But before Americans could say “trigger warning,” a new internet-fueled fringe political movement was demanding their attention as well: The alt-right. After Donald Trump selected Steve Bannon, the publisher of Breitbart, an outlet known for enthusiastically promoting alt-right materials, as his campaign manager, Hillary Clinton gave a speech laying in to this assortment of dissident right-wing factions.
“No one should have any illusions about what’s really going on here,” she said. “The names may have changed. Racists now call themselves ‘racialists.’ White supremacists now call themselves ‘white nationalists.’ The paranoid fringe now calls itself ‘alt-right.’ But the hate burns just as bright.”
The alt-right is more diffuse, and diverse in its tactics and objectives, than the PC left. It encompasses sophisticated neo-reactionary Silicon Valley engineers like Curtis Yarvin, 1990s-style white nationalists like Jared Taylor, and legions of race-baiting online trolls with Pepe the frog as their Twitter avatars. But they are united by their contempt for pluralistic liberal democracy, their view that Western Civilization is in a profound and perhaps irreversible state of decline due to the empowerment of women and minorities, and their open embrace of white identity politics, and even white separatism, as the only solution.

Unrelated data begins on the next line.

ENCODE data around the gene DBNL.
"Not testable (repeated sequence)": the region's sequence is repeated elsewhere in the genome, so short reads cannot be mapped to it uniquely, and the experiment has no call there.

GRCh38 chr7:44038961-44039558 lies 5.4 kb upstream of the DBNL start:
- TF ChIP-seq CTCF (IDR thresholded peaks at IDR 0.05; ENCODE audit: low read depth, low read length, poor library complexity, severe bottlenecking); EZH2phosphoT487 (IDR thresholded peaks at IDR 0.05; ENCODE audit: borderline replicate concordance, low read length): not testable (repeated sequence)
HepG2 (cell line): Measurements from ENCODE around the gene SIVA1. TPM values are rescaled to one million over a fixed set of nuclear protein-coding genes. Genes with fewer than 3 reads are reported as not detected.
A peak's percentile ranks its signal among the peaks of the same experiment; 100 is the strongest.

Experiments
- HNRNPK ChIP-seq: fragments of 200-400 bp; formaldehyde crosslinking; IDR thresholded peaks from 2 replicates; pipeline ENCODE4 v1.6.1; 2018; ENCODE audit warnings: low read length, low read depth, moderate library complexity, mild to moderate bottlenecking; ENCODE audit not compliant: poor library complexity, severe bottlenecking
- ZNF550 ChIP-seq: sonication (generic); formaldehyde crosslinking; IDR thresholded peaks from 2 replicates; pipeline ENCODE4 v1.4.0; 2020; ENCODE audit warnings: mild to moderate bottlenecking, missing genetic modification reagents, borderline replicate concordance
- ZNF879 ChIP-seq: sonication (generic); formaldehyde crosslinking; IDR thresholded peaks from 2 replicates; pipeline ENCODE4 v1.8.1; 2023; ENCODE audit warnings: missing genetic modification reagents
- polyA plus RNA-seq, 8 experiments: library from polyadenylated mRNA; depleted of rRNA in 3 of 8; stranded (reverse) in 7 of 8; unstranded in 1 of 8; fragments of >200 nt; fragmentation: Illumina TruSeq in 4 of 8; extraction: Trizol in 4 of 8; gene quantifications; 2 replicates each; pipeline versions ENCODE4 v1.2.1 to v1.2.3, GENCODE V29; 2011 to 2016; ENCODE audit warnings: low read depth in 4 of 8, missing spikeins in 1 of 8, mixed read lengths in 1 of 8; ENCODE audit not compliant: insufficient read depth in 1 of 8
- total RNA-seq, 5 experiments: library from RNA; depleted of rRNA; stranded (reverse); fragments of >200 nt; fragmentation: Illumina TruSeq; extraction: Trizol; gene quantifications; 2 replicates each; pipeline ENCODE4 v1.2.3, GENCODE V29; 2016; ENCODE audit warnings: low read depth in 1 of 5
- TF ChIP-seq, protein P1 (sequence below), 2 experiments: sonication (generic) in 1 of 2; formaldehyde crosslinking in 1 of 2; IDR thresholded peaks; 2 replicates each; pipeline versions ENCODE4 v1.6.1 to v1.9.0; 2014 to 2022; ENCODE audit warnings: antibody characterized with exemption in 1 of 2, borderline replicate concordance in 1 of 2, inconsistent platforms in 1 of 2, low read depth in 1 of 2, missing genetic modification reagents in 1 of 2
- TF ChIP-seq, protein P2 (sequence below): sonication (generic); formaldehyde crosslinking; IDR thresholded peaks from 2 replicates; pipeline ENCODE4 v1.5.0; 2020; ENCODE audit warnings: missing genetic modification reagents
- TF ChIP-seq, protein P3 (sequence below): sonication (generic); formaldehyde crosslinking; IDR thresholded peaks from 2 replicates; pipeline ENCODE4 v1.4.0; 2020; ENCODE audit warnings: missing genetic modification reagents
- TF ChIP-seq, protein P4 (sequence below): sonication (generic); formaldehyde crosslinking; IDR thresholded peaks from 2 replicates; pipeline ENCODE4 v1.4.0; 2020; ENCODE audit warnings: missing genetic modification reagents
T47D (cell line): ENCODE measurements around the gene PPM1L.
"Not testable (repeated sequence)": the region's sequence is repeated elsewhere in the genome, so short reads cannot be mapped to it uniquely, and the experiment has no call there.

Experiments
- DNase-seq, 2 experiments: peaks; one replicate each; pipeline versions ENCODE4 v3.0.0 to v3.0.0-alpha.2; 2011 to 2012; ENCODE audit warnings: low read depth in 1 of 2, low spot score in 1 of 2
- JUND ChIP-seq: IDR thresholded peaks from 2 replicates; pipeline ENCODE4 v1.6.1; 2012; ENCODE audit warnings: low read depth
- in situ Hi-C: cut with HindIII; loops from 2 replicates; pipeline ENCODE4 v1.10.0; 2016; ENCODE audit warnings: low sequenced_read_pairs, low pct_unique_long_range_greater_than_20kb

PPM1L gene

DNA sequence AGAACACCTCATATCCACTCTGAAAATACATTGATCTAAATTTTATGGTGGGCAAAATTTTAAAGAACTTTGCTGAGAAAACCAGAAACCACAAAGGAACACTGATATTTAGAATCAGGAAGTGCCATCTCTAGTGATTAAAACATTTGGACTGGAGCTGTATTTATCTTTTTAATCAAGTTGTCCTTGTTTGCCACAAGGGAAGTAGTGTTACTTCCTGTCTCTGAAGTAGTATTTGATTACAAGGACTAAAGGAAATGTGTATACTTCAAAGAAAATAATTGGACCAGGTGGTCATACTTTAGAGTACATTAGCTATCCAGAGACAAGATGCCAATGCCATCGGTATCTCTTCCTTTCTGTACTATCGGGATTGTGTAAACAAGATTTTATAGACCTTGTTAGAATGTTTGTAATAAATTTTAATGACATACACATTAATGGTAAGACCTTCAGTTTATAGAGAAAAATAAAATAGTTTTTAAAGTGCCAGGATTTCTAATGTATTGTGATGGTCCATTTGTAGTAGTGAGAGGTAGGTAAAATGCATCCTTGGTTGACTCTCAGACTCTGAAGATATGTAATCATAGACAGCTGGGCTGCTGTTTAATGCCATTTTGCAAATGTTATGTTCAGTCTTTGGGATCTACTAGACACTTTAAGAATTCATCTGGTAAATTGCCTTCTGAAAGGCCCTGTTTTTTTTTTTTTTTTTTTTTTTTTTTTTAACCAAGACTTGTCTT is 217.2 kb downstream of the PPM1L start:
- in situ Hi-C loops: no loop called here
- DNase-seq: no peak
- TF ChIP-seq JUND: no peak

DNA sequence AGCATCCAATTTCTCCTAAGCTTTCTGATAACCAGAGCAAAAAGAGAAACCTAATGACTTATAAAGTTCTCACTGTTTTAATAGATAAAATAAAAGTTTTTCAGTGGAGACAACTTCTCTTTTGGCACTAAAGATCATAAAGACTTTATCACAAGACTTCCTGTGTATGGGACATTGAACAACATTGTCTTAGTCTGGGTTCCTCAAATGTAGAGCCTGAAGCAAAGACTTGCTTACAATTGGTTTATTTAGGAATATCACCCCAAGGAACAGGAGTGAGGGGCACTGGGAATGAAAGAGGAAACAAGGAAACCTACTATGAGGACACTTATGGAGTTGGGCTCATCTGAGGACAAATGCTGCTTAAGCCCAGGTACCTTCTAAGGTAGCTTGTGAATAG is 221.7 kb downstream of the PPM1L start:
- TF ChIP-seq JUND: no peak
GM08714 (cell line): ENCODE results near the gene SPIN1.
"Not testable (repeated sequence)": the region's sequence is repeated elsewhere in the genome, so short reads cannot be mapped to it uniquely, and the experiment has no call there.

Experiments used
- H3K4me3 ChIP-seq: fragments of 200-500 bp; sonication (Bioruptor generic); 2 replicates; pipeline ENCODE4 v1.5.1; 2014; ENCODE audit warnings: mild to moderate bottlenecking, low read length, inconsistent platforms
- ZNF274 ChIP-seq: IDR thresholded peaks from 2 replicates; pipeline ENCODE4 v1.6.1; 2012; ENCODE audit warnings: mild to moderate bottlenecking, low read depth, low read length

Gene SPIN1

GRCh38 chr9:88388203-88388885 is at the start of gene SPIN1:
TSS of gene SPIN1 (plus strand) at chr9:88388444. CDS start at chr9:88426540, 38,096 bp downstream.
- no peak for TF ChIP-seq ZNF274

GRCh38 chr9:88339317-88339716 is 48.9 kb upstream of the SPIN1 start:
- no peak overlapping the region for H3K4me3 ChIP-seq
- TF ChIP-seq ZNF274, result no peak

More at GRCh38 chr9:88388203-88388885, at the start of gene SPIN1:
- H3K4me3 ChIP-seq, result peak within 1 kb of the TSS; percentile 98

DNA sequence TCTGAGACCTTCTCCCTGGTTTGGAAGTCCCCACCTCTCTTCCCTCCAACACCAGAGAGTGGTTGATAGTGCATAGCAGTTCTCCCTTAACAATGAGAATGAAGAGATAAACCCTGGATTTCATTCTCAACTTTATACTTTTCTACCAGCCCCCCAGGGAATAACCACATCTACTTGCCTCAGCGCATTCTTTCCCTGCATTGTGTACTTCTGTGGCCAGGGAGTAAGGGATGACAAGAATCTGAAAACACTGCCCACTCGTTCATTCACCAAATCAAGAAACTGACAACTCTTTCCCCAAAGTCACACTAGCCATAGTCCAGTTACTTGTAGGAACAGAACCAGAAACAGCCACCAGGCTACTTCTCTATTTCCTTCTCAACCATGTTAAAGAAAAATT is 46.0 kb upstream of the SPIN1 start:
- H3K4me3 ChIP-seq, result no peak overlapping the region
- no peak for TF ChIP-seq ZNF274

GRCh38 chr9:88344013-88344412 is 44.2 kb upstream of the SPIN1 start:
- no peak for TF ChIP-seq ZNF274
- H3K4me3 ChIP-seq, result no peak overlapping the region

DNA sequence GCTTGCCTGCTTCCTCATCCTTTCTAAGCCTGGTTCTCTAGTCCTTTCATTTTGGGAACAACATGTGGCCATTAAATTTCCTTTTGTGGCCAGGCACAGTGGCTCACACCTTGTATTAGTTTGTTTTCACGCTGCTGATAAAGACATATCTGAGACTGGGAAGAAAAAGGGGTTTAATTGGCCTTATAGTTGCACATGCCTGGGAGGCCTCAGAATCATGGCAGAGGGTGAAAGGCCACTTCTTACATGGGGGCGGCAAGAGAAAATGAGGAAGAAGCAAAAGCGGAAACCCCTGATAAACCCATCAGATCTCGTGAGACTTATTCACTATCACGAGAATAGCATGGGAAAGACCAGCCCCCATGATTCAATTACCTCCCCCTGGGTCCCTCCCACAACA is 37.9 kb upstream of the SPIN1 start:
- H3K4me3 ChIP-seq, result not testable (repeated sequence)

This is a precarious cultural moment. How can it be that it is impossible to really understand the 2016 U.S. presidential election without reference to anti-liberal ideologies developed in the dark corners of 4chan and the inner sanctums of once-marginal campus bureaucracies?